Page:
- Chinese military to replace Windows OS amid fears of US hacking | ZDNet – This is not the first time I’ve heard of this, several years ago we covered a story about this, and here is the same story again, I guess it takes a long time to come up with a new operating system: Amidst an escalating trade war and political tensions with the US, Beijing officials have decided to develop a custom operating system that will replace the Windows OS on computers used by the Chinese military. The decision, while not made official through the government’s normal press channels, was reported earlier this month by Canada-based military magazine Kanwa Asian Defence. Per the magazine, Chinese military officials won’t be jumping ship from Windows to Linux but will develop a custom OS.
- Microsoft Beefs Up Wi-Fi Protection – Microsoft has begun pushing out its May 2019 Windows 10 update, which will flag Wi-Fi networks that are using the outdated and insecure Wired Equivalent Privacy (WEP) and Temporal Key Integrity Protocol (TKIP) authentication mechanisms. I don’t believe this is a practical security improvement as many guest networks don’t use any encryption at all, which is a similar level of security as WEP, and not all that worse than TKIP. However, the user having a false sense of security that they are connected to a secure network is a huge problem for security, therefore I like this change as it will alert the user that something is not secure and hopefully change behavior (Says Paul optimistically).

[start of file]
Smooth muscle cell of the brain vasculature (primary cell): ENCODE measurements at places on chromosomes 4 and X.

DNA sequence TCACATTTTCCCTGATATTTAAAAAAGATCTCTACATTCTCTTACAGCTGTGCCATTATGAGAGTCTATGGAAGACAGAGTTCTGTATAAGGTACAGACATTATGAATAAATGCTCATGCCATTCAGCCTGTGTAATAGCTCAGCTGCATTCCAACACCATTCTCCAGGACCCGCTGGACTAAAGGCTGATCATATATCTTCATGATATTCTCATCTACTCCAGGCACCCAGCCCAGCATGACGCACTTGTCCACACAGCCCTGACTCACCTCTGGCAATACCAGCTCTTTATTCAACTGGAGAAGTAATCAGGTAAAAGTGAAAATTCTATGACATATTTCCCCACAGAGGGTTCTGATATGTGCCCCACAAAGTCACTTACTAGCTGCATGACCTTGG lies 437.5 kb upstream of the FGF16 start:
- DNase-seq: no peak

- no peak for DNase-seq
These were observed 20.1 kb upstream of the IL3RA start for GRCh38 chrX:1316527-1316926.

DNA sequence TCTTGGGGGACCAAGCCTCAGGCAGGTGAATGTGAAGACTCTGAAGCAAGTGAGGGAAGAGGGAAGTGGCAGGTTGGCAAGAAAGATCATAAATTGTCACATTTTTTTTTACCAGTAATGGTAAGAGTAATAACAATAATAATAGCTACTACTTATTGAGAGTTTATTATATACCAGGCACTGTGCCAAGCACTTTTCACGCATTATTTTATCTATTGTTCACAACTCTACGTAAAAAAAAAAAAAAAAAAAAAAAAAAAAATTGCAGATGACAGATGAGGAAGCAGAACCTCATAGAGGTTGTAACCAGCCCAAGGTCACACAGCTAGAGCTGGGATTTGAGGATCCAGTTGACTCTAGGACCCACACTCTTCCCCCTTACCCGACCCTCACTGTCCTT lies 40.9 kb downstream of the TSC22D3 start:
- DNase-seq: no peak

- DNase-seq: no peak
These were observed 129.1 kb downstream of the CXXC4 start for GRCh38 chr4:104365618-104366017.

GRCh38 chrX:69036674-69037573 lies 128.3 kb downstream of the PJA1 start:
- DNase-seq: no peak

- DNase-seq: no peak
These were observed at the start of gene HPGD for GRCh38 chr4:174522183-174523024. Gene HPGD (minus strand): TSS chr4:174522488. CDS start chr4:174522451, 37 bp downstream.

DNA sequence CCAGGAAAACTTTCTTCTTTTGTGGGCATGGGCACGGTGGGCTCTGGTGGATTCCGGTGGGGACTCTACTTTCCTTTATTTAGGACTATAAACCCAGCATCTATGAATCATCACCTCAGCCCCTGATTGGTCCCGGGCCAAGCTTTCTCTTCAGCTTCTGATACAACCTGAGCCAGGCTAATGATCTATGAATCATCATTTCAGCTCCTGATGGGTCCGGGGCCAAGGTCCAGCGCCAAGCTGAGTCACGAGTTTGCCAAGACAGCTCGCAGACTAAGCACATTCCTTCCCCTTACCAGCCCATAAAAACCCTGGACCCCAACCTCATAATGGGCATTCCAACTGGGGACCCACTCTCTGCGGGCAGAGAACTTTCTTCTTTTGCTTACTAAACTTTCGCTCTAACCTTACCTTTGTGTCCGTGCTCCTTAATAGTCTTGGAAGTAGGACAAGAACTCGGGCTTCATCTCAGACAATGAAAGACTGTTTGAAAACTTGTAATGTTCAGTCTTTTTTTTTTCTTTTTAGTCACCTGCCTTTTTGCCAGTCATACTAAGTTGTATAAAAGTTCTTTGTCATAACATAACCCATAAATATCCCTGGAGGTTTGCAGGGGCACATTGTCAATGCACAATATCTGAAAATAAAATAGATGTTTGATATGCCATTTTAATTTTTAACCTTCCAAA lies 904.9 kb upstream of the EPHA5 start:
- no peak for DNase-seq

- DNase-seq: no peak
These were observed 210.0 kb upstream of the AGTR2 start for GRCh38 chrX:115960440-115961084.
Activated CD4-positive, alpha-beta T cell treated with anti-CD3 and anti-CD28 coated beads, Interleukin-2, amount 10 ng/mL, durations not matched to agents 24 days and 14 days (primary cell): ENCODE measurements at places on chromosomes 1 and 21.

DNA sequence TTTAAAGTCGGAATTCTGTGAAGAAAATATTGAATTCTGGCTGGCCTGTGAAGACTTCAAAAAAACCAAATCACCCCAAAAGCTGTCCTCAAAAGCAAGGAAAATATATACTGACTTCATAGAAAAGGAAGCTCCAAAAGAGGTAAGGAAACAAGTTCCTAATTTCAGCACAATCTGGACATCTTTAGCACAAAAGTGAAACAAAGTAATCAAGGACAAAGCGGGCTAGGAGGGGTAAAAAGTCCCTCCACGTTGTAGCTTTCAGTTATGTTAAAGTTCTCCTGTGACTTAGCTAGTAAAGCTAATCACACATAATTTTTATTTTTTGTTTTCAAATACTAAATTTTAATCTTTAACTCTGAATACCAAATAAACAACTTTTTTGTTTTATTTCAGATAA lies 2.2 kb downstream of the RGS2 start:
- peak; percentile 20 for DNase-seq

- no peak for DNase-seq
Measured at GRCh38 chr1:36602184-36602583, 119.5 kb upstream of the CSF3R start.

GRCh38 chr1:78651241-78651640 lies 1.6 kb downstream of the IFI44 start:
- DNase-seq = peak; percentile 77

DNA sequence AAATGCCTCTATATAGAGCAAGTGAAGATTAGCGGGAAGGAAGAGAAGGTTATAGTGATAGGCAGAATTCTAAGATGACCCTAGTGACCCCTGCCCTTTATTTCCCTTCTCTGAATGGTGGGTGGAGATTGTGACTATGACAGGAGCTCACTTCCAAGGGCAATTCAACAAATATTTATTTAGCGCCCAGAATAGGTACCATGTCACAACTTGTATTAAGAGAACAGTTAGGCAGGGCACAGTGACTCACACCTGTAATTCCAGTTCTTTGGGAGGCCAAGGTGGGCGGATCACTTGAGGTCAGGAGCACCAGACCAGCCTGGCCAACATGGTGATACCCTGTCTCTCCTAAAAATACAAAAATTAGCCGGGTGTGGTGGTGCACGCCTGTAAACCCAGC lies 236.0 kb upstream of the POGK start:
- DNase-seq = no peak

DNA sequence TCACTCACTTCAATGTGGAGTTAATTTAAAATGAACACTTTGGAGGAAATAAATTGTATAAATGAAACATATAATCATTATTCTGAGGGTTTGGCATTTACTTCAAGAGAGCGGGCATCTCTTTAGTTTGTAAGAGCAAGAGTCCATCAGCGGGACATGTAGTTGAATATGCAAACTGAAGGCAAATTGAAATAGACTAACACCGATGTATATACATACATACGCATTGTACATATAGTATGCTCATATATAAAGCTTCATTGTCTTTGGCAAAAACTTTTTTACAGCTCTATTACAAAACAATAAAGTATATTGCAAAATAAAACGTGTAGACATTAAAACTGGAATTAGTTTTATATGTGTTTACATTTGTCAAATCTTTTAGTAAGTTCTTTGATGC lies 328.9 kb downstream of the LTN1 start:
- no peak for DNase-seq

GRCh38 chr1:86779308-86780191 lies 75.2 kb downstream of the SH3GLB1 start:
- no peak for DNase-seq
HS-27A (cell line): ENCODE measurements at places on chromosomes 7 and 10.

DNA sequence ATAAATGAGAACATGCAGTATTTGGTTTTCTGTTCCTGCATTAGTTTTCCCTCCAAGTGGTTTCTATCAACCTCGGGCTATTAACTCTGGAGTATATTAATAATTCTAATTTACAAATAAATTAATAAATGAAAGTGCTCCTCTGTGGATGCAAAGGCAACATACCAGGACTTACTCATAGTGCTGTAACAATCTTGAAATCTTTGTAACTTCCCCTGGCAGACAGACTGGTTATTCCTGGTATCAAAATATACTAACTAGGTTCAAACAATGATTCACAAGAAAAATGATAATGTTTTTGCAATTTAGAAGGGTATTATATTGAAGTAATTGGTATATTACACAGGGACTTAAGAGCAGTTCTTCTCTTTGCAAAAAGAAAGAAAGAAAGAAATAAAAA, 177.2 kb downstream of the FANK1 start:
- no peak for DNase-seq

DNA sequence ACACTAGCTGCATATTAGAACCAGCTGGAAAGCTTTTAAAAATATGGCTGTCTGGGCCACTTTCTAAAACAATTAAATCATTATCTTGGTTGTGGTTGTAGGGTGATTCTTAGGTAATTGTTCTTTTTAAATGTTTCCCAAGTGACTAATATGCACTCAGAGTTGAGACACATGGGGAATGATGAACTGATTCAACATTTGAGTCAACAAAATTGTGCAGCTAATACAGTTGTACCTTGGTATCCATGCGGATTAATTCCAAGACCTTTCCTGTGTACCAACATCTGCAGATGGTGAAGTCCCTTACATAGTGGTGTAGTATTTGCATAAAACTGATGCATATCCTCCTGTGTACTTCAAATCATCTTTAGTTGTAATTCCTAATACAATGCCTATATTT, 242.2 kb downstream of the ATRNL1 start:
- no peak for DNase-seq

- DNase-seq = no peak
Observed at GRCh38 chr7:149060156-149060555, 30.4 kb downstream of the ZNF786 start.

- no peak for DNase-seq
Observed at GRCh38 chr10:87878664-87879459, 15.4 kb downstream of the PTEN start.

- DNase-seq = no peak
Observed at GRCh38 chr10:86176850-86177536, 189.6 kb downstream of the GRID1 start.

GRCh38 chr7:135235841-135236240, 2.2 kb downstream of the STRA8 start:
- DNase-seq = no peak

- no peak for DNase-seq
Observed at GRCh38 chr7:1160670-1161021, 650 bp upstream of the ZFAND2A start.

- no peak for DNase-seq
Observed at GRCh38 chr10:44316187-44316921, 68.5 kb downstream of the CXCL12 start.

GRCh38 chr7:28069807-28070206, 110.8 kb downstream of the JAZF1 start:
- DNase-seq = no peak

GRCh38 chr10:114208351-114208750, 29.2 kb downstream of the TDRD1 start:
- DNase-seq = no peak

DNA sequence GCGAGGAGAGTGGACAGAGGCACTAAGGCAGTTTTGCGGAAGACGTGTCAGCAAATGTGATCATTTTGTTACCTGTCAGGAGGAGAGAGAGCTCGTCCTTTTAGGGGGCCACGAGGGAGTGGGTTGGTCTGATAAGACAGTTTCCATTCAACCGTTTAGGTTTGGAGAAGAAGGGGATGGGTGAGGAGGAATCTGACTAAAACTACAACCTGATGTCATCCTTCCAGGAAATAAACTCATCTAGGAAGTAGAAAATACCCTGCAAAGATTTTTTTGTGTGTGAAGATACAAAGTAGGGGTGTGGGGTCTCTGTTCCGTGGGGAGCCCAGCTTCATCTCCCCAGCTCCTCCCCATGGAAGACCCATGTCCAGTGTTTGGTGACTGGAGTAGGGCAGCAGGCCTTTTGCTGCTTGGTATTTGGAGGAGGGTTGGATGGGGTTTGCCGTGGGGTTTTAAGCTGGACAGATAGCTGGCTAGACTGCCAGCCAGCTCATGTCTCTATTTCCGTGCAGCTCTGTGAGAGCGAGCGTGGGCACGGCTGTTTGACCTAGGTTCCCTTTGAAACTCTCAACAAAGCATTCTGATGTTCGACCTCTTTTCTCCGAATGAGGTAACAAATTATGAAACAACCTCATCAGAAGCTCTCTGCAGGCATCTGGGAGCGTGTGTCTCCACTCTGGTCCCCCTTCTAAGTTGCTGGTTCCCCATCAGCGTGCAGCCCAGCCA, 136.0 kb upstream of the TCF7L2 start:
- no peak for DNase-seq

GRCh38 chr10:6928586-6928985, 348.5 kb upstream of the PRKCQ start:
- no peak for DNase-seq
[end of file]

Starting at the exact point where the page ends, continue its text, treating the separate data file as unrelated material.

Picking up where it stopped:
- Nearly 1 Million Computers Still Vulnerable to “Wormable” BlueKeep RDP Flaw – Nearly 1 million Windows systems are still unpatched and have been found vulnerable to a recently disclosed critical, wormable, remote code execution vulnerability in the Windows Remote Desktop Protocol (RDP)—two weeks after Microsoft releases the security patch. If exploited, the vulnerability could allow an attacker to easily cause havoc around the world, potentially much worse than what WannaCry and NotPetya like wormable attacks did in 2017. Dubbed BlueKeep and tracked as CVE-2019-0708, the vulnerability affects Windows 2003, XP, Windows 7, Windows Server 2008 and 2008 R2 editions and could spread automatically on unprotected systems. This research comes from a reliable source: Robert Graham, head of offensive security research firm Errata Security, revealed that, unfortunately, roughly 950,000 publicly accessible machines on the Internet are vulnerable to the BlueKeep bug. – So get patching, and speaking of patching…